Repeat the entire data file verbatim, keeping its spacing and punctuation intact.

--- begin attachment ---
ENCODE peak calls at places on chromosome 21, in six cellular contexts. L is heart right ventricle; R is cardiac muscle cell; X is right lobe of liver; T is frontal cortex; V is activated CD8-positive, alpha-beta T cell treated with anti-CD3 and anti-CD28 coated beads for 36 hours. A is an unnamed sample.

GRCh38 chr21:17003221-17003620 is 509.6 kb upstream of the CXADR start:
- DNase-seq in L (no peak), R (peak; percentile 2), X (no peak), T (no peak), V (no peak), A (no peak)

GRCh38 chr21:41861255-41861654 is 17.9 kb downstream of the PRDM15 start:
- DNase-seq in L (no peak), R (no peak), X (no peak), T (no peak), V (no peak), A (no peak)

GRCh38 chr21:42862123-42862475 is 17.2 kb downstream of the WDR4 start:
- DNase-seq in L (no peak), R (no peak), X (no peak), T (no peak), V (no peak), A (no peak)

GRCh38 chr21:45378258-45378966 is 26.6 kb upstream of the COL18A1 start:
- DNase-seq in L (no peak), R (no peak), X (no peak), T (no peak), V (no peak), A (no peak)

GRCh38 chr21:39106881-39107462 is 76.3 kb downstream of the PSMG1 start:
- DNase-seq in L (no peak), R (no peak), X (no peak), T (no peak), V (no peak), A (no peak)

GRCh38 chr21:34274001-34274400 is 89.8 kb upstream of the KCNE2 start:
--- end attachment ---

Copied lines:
ENCODE peak calls at places on chromosome 21, in six cellular contexts. L is heart right ventricle; R is cardiac muscle cell; X is right lobe of liver; T is frontal cortex; V is activated CD8-positive, alpha-beta T cell treated with anti-CD3 and anti-CD28 coated beads for 36 hours. A is an unnamed sample.

GRCh38 chr21:17003221-17003620 is 509.6 kb upstream of the CXADR start:
- DNase-seq in L (no peak), R (peak; percentile 2), X (no peak), T (no peak), V (no peak), A (no peak)

GRCh38 chr21:41861255-41861654 is 17.9 kb downstream of the PRDM15 start:
- DNase-seq in L (no peak), R (no peak), X (no peak), T (no peak), V (no peak), A (no peak)

GRCh38 chr21:42862123-42862475 is 17.2 kb downstream of the WDR4 start:
- DNase-seq in L (no peak), R (no peak), X (no peak), T (no peak), V (no peak), A (no peak)

GRCh38 chr21:45378258-45378966 is 26.6 kb upstream of the COL18A1 start:
- DNase-seq in L (no peak), R (no peak), X (no peak), T (no peak), V (no peak), A (no peak)

GRCh38 chr21:39106881-39107462 is 76.3 kb downstream of the PSMG1 start:
- DNase-seq in L (no peak), R (no peak), X (no peak), T (no peak), V (no peak), A (no peak)

GRCh38 chr21:34274001-34274400 is 89.8 kb upstream of the KCNE2 start: